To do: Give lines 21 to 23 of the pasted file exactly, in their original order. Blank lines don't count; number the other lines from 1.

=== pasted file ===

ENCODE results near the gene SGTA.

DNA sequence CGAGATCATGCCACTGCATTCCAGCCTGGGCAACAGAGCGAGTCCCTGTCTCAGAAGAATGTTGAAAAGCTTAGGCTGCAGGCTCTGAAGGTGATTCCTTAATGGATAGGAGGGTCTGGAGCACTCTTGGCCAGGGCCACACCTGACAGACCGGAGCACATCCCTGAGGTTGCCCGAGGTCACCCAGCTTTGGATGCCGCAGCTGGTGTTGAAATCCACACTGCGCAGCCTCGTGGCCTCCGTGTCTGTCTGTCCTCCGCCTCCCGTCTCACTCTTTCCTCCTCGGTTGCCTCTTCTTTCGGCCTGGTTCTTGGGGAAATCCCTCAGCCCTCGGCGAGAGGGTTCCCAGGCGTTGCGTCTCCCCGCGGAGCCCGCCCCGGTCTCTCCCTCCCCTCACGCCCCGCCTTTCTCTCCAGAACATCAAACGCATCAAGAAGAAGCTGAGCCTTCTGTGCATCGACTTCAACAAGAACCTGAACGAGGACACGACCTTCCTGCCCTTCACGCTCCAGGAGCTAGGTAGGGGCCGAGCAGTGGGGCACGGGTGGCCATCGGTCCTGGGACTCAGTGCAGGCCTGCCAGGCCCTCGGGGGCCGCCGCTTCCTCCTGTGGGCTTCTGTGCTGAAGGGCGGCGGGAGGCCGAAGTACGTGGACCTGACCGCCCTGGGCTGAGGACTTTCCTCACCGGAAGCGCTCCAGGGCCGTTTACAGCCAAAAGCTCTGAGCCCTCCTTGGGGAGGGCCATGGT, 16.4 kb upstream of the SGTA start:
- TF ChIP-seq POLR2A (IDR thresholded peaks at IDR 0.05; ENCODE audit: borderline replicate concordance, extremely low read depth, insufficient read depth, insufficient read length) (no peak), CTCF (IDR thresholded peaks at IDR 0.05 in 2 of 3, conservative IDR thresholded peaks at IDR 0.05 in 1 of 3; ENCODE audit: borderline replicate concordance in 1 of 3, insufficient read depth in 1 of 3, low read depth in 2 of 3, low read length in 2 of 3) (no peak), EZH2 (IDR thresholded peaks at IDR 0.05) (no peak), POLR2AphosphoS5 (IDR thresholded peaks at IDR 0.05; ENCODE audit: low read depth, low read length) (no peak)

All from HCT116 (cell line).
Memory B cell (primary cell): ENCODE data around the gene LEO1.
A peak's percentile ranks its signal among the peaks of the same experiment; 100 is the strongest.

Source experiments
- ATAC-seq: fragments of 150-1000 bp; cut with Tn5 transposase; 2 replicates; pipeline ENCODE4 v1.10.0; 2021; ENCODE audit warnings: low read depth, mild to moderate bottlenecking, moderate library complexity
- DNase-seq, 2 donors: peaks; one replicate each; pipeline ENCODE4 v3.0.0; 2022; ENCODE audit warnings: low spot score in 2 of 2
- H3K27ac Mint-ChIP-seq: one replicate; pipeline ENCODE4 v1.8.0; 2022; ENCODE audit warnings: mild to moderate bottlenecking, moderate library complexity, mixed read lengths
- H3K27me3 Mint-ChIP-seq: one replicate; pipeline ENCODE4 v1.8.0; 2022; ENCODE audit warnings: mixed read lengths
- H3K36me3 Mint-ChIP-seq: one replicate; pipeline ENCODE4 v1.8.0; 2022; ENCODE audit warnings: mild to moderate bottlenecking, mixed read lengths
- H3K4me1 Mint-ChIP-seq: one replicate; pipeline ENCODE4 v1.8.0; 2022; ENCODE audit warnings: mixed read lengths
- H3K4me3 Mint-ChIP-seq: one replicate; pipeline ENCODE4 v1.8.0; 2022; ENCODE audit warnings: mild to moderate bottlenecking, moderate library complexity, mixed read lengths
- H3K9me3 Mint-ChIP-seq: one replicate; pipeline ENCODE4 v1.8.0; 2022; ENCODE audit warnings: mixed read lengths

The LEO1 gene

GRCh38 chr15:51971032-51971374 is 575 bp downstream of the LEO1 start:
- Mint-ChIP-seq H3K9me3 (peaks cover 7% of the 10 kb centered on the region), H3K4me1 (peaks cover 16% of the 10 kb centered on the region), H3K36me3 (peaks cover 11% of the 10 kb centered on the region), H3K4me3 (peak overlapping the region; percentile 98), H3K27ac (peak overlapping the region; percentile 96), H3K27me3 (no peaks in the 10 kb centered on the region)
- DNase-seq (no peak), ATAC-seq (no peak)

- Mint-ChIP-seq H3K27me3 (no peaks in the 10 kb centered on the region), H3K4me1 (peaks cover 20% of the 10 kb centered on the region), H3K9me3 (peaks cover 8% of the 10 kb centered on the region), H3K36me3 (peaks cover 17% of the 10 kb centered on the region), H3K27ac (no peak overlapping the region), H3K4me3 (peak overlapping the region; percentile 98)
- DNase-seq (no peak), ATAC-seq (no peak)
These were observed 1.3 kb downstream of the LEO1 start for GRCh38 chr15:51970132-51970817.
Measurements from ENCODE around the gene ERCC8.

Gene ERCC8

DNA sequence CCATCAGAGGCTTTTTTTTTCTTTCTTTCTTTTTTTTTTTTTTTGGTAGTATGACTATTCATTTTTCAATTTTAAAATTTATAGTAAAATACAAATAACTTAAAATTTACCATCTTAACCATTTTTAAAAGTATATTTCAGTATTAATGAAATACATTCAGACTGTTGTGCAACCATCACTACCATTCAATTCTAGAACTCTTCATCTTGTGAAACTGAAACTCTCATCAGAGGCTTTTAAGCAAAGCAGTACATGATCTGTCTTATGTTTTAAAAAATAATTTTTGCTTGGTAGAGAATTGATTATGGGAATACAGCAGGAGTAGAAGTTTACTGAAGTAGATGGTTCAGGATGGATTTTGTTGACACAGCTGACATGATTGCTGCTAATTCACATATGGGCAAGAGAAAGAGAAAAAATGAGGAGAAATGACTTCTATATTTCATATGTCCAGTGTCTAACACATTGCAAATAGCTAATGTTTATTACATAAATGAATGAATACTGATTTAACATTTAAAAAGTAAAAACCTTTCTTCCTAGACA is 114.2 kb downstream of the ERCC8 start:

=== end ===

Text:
- DNase-seq (no peak), ATAC-seq (no peak)
These were observed 1.3 kb downstream of the LEO1 start for GRCh38 chr15:51970132-51970817.
Measurements from ENCODE around the gene ERCC8.